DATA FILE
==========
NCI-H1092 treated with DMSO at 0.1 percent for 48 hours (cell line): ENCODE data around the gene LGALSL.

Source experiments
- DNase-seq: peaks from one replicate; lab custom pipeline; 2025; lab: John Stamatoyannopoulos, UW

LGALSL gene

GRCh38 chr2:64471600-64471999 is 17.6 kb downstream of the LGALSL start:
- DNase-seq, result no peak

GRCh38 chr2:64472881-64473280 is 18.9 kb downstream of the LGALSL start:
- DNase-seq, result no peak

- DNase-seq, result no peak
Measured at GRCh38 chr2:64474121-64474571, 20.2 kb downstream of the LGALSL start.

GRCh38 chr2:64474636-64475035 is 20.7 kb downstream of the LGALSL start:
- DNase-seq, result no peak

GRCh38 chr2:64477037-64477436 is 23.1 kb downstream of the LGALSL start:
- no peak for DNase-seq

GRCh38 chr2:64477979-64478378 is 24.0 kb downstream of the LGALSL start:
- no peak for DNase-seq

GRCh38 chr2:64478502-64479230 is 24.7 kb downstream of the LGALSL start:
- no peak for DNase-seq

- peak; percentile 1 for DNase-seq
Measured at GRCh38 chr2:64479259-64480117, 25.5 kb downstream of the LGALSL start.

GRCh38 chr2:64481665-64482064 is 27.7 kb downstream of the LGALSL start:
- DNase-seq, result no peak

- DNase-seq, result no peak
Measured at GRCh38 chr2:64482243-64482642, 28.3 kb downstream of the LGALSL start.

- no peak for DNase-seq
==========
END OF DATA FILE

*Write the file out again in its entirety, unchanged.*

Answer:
NCI-H1092 treated with DMSO at 0.1 percent for 48 hours (cell line): ENCODE data around the gene LGALSL.

Source experiments
- DNase-seq: peaks from one replicate; lab custom pipeline; 2025; lab: John Stamatoyannopoulos, UW

LGALSL gene

GRCh38 chr2:64471600-64471999 is 17.6 kb downstream of the LGALSL start:
- DNase-seq, result no peak

GRCh38 chr2:64472881-64473280 is 18.9 kb downstream of the LGALSL start:
- DNase-seq, result no peak

- DNase-seq, result no peak
Measured at GRCh38 chr2:64474121-64474571, 20.2 kb downstream of the LGALSL start.

GRCh38 chr2:64474636-64475035 is 20.7 kb downstream of the LGALSL start:
- DNase-seq, result no peak

GRCh38 chr2:64477037-64477436 is 23.1 kb downstream of the LGALSL start:
- no peak for DNase-seq

GRCh38 chr2:64477979-64478378 is 24.0 kb downstream of the LGALSL start:
- no peak for DNase-seq

GRCh38 chr2:64478502-64479230 is 24.7 kb downstream of the LGALSL start:
- no peak for DNase-seq

- peak; percentile 1 for DNase-seq
Measured at GRCh38 chr2:64479259-64480117, 25.5 kb downstream of the LGALSL start.

GRCh38 chr2:64481665-64482064 is 27.7 kb downstream of the LGALSL start:
- DNase-seq, result no peak

- DNase-seq, result no peak
Measured at GRCh38 chr2:64482243-64482642, 28.3 kb downstream of the LGALSL start.

- no peak for DNase-seq